Brookhaven Science Associates (BSA), the company that manages Brookhaven Lab for the U.S. Department of Energy, granted tenure to this scientist and nine others since 2015. Tenure appointments are granted by action of the BSA Board after a rigorous selection procedure overseen by the BSA Science and Technology Steering Committee. Meet the other scientists.
July 7, 2016
Ramesh Gupta, a physicist in Brookhaven Lab’s Superconducting Magnet Division, has been granted tenure for his significant contributions to designing, constructing, and operating complex user facilities, as well as his performance of original research and contributions to knowledge.
“Ramesh is considered a leader in the world of superconducting magnets, which are essential to great modern accelerators such as the Relativistic Heavy Ion Collider (RHIC) at Brookhaven and the Large Hadron Collider at CERN in Switzerland,” said Superconducting Magnet Division Head Peter Wanderer. “His contributions to the design of magnets are key to the continued success of experiments at RHIC.”
For more than a decade, Lab researchers have been exploring the use of new materials that become superconducting at higher temperatures. Gupta, head of the High Temperature Superconductor (HTS) Research and Development Group, is a leader among those exploring avenues for HTS magnets that are energy efficient and have magnetic fields a million times stronger than Earth’s. These new magnets could revolutionize use in future accelerators and play a key role in energy efficiency and storage.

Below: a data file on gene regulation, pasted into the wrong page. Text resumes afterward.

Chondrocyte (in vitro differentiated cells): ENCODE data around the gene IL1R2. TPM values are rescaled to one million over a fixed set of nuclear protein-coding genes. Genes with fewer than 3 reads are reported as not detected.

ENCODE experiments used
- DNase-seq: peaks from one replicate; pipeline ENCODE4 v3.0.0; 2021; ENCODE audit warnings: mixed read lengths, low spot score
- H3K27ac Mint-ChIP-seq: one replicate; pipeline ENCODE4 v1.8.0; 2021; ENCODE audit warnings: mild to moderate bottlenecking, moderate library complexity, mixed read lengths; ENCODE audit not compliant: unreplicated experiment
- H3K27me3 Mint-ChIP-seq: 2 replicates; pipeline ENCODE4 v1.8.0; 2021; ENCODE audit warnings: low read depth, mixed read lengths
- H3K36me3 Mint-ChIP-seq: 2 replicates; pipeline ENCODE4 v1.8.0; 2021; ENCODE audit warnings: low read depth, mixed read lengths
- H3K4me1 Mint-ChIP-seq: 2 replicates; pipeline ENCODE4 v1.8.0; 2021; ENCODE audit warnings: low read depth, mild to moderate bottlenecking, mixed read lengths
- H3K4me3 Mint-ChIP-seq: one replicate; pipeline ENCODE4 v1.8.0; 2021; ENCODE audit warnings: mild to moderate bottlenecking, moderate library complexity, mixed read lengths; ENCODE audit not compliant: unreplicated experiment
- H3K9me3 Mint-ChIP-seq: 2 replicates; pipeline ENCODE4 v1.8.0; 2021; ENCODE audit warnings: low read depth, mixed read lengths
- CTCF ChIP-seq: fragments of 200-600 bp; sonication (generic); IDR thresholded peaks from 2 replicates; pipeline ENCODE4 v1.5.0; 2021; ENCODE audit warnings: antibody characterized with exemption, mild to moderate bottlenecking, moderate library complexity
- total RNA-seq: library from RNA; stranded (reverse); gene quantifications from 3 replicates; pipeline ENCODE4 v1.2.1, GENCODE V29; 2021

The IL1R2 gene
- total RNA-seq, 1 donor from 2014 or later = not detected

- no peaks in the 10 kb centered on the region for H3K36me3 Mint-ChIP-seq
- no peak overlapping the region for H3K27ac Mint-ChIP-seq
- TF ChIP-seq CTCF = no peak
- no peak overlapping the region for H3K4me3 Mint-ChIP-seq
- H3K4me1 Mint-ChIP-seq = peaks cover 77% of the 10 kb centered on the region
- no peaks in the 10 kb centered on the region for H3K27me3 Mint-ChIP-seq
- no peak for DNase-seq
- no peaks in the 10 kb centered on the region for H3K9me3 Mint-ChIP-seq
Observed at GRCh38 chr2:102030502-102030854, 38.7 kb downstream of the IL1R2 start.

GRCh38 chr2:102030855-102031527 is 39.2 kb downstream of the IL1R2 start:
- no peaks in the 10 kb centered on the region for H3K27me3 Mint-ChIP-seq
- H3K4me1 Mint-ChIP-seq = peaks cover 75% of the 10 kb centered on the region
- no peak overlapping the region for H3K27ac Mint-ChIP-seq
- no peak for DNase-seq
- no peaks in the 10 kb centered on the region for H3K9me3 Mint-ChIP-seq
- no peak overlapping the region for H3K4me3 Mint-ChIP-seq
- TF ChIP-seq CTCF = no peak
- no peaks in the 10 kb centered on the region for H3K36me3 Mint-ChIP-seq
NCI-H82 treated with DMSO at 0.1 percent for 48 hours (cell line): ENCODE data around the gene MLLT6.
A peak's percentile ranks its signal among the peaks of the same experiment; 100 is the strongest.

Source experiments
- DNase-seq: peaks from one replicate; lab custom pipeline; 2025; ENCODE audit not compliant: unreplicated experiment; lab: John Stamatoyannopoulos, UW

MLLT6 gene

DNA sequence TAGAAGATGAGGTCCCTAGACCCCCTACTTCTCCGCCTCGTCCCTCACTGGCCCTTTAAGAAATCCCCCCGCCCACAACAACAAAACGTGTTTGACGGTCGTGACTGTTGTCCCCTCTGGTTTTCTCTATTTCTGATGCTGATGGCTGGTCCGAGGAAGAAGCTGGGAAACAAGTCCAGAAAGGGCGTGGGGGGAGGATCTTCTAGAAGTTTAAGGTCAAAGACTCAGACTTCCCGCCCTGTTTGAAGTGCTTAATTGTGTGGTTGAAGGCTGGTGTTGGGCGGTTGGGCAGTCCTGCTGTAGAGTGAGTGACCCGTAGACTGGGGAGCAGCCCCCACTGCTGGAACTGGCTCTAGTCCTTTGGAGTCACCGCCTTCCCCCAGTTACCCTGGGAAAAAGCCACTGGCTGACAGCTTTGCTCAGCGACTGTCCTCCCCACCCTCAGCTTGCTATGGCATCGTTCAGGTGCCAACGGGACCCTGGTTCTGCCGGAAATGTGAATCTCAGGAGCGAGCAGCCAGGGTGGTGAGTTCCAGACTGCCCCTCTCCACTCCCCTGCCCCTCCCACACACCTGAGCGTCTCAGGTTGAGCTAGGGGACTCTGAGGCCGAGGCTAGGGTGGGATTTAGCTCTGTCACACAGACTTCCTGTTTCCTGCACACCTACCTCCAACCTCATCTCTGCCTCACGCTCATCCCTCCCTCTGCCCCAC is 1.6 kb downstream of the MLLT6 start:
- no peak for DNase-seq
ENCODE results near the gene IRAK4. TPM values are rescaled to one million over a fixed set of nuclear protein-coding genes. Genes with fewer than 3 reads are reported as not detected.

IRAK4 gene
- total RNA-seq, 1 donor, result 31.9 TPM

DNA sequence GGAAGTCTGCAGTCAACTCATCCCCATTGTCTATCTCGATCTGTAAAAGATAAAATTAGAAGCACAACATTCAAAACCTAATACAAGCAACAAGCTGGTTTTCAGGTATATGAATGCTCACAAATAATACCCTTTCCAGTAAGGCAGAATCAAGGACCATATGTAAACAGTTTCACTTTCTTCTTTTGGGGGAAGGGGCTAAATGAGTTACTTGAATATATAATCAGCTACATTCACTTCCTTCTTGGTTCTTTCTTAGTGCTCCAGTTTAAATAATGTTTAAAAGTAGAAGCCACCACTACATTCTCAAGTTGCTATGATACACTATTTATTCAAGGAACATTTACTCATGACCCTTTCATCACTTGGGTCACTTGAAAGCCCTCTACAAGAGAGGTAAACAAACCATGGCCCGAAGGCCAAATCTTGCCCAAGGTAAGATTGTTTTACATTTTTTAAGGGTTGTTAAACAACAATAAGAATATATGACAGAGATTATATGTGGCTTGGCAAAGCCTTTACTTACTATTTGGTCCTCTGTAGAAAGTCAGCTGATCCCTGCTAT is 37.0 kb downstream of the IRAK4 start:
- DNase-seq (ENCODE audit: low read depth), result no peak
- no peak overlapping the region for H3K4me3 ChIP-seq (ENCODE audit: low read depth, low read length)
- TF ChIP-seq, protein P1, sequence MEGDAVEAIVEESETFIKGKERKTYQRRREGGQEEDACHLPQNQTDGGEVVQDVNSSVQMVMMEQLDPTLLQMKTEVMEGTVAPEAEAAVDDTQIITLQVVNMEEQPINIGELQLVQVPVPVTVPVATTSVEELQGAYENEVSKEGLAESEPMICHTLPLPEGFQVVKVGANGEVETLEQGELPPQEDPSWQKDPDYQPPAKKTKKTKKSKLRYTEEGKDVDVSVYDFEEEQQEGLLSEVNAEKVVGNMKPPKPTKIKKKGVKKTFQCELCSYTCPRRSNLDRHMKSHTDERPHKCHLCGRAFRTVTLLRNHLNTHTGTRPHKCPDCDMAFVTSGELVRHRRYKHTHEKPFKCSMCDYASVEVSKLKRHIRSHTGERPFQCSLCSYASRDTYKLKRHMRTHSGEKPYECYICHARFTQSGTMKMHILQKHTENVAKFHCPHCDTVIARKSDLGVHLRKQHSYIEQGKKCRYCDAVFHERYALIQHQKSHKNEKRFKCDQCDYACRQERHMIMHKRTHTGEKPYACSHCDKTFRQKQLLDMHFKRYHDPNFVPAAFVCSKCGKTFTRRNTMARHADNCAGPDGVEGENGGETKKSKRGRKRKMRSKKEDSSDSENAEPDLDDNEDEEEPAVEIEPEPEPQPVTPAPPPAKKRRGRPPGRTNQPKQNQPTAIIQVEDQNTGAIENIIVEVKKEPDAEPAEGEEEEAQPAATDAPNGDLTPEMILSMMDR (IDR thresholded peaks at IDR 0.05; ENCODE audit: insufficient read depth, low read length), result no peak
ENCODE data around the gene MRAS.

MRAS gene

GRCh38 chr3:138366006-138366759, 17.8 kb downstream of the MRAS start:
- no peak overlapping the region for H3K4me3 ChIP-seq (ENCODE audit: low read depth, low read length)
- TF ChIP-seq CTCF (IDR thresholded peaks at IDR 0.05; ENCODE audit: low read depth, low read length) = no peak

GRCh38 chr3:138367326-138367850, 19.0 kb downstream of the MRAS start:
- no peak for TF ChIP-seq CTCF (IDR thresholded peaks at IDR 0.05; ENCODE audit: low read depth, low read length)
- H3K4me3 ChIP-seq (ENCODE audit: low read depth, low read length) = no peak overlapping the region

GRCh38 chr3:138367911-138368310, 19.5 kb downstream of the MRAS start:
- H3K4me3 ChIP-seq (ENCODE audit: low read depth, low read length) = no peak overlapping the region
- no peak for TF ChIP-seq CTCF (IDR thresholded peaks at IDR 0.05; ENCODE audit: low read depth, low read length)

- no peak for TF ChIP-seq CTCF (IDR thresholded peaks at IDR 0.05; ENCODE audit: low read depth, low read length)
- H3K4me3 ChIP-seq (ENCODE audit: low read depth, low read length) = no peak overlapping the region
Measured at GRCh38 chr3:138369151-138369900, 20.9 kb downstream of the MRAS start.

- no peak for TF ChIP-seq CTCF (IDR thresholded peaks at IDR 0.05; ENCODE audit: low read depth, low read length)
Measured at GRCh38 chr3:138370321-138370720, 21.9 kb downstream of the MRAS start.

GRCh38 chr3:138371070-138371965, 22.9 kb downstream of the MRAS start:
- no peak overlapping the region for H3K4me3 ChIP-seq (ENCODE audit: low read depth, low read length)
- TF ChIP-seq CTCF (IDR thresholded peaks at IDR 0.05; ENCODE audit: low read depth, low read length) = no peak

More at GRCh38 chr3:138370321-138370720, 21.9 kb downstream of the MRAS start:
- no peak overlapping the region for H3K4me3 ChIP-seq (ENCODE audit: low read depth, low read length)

Gupta’s current interests include developing and demonstrating high field and HTS magnet designs and technologies for particle accelerators and other applications. He has developed several innovative designs such as the common-coil dipole and open midplane dipole for future high-energy circular colliders. He has also developed a cost-effective, rapid-turnaround and systematic magnet research and development approach that is now being used at various laboratories around the world.
Gupta joined Brookhaven Lab in 1984 and has made key contributions to the design of RHIC main ring dipoles, quadrupoles and interaction region magnets. He earned his M.Sc. and Ph.D. in physics from the University of Rajasthan in India, with a thesis on improving the design and analysis of superconducting magnets for particle accelerators. He also holds an M.S. in accelerator physics from the University of Manitoba in Canada.
2016-6473 | INT/EXT | Media & Communications Office